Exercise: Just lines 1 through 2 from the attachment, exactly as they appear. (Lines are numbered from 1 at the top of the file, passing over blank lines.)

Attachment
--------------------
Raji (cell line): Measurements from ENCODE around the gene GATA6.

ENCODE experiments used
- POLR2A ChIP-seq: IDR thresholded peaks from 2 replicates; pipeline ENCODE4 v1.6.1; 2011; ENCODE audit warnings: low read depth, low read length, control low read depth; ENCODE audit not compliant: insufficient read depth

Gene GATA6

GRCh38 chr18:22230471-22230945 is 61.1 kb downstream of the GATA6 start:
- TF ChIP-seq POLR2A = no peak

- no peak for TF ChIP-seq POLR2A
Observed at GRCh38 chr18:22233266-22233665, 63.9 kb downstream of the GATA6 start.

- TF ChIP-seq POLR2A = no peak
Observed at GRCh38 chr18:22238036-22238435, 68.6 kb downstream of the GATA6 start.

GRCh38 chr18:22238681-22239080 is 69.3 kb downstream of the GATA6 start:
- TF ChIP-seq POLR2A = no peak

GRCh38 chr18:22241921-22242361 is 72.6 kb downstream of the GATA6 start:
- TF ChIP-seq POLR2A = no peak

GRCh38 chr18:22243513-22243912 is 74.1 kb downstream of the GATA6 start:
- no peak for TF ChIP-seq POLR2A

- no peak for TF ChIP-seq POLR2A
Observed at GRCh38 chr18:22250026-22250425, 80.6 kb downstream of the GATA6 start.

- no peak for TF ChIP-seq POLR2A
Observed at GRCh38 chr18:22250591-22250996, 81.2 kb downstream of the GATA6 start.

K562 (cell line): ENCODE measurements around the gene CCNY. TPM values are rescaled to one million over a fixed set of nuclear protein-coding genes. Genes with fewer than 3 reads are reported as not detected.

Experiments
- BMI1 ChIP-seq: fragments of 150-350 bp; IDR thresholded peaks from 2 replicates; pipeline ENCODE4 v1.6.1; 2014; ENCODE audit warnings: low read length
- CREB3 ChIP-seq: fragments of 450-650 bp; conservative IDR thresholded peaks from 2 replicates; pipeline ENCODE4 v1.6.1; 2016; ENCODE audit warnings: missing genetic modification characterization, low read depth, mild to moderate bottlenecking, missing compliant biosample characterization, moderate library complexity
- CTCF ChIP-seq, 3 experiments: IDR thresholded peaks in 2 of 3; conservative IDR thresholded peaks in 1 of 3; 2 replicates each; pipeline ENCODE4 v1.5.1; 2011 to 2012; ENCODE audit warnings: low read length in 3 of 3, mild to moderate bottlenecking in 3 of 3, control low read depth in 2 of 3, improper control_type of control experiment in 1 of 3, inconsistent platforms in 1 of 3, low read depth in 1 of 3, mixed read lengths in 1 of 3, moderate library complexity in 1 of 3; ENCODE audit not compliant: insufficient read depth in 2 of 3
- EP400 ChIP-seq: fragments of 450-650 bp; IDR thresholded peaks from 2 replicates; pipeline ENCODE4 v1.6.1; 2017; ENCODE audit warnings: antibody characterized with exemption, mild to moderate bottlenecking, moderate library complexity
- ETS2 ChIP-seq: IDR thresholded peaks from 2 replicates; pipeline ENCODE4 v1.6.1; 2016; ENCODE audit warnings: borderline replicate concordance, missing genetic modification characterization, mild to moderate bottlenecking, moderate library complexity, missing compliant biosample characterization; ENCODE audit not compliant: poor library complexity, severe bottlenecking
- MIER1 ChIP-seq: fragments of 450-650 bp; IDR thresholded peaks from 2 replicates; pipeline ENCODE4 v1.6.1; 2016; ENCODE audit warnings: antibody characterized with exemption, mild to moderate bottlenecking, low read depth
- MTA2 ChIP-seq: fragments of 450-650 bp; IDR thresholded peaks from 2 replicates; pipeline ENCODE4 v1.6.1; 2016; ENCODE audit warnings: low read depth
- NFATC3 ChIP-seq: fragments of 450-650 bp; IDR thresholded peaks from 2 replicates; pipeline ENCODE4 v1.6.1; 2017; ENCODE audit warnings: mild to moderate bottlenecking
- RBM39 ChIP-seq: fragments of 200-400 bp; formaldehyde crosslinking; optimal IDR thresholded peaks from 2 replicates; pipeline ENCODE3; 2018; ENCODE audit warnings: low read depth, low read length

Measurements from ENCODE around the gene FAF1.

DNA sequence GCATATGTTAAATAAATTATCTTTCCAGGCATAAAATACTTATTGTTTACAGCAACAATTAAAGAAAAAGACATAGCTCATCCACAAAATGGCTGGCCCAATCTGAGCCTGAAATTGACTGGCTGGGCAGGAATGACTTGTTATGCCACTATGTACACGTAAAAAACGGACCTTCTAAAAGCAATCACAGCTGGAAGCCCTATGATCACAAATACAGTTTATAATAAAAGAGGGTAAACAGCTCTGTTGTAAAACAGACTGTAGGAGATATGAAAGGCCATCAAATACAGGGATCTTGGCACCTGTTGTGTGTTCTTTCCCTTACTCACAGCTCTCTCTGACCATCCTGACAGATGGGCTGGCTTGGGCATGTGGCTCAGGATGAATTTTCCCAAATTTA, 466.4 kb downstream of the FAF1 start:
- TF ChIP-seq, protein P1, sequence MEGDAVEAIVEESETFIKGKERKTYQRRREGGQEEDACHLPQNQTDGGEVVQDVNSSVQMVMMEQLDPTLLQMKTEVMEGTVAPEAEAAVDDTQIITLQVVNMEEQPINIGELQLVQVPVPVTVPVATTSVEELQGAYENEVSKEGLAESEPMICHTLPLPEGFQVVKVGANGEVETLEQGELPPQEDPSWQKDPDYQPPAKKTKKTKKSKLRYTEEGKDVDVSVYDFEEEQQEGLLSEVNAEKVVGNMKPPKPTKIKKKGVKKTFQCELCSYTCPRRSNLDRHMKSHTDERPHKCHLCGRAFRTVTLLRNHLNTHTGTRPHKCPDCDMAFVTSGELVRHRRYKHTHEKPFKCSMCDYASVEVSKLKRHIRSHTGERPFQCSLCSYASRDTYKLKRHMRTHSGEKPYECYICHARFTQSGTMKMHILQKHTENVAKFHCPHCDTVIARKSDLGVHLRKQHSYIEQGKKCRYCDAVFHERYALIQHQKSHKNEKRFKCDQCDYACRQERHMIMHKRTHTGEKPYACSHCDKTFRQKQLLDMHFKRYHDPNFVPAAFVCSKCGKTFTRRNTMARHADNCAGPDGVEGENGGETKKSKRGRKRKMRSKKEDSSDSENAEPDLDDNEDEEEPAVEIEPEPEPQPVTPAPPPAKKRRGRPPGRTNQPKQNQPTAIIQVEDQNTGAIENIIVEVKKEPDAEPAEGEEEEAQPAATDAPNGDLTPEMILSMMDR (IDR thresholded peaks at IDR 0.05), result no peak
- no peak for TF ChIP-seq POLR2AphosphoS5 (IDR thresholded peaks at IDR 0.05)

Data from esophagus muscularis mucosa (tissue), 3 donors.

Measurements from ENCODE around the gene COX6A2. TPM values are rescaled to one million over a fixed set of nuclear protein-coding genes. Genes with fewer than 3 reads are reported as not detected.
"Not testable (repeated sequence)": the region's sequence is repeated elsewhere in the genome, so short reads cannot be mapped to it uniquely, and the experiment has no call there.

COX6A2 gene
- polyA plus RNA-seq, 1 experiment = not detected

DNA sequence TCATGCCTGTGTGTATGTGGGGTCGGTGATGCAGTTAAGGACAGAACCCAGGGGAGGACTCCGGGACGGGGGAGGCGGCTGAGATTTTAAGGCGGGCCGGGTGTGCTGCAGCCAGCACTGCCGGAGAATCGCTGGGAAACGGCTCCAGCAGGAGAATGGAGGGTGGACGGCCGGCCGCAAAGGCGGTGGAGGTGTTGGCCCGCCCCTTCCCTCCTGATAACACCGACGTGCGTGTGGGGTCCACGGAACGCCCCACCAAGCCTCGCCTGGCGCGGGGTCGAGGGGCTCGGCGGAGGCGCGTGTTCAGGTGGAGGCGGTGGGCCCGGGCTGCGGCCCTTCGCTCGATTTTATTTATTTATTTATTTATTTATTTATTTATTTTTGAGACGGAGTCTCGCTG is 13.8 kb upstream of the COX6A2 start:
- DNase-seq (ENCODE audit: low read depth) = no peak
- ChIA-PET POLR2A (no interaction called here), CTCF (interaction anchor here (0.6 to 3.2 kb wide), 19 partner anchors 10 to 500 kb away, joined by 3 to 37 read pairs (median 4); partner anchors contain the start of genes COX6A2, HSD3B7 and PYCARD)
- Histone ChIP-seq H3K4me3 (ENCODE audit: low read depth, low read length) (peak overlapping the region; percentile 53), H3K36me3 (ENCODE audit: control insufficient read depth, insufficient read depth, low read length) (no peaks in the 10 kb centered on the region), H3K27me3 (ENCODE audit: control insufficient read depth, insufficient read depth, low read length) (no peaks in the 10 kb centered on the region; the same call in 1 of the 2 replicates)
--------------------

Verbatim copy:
Raji (cell line): Measurements from ENCODE around the gene GATA6.

ENCODE experiments used